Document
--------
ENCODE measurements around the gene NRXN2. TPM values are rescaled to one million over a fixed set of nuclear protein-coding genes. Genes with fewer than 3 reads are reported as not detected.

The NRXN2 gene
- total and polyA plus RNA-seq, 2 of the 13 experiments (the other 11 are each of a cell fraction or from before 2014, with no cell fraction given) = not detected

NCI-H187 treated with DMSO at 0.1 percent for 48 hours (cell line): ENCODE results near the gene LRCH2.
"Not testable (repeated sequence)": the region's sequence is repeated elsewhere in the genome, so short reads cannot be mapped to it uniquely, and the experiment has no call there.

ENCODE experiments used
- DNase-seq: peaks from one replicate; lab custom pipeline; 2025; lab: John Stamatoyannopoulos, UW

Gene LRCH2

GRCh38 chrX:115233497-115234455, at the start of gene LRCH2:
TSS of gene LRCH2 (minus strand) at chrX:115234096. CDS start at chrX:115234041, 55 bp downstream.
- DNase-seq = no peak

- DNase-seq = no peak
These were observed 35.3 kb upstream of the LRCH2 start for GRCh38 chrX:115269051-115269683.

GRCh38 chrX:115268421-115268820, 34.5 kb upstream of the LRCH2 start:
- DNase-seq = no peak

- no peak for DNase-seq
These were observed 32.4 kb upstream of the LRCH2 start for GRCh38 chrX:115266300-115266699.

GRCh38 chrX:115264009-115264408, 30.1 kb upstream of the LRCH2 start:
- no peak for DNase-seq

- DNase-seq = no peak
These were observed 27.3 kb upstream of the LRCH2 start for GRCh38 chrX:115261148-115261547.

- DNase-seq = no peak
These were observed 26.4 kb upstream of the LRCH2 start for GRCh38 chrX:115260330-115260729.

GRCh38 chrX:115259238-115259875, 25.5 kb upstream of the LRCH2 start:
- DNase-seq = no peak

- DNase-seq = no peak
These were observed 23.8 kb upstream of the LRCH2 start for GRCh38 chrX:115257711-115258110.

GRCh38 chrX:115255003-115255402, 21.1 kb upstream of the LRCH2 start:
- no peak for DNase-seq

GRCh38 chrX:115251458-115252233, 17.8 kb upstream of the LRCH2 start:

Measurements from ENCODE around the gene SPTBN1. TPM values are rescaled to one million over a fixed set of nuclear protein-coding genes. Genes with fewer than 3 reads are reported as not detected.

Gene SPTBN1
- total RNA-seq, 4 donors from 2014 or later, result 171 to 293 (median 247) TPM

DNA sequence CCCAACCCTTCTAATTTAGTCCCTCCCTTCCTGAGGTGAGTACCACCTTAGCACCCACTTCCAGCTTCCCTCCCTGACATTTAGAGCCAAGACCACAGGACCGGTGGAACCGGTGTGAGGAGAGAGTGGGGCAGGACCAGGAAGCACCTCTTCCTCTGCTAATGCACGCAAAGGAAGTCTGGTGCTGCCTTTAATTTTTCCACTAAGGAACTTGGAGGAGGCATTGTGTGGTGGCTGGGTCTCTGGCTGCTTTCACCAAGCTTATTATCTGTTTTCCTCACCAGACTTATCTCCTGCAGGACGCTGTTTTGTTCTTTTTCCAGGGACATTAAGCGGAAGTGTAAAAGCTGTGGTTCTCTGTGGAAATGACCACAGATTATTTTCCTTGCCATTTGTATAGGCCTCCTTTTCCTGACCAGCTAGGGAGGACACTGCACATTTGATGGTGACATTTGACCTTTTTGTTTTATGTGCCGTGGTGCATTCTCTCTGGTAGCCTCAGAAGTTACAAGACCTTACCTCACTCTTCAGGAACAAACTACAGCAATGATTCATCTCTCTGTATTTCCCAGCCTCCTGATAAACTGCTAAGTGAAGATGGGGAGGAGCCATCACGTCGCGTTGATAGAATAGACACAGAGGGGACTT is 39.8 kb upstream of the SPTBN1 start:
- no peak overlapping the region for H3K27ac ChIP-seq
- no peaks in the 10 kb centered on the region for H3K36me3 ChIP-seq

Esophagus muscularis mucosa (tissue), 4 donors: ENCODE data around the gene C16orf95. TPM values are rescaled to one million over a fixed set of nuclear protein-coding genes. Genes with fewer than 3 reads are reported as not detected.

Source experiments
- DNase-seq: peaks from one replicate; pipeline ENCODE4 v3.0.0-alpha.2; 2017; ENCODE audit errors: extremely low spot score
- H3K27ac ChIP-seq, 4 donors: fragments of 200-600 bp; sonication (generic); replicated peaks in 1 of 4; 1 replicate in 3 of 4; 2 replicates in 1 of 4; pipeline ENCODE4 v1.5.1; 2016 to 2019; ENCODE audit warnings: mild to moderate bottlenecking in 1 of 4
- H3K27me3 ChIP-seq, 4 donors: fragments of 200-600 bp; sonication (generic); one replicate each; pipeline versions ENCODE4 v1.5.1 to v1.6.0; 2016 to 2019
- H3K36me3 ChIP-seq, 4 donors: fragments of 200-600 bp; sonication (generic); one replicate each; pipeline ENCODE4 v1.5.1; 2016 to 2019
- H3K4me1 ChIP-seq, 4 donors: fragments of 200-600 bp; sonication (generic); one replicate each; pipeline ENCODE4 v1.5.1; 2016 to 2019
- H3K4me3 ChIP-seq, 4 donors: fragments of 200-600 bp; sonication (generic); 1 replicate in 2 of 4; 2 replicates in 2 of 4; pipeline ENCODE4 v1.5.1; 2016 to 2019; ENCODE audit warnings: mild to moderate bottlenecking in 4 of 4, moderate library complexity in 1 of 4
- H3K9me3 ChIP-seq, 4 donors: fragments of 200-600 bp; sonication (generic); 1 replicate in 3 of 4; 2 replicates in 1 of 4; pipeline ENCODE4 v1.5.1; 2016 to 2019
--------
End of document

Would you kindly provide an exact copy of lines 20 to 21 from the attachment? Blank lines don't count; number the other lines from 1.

- DNase-seq = no peak
These were observed 27.3 kb upstream of the LRCH2 start for GRCh38 chrX:115261148-115261547.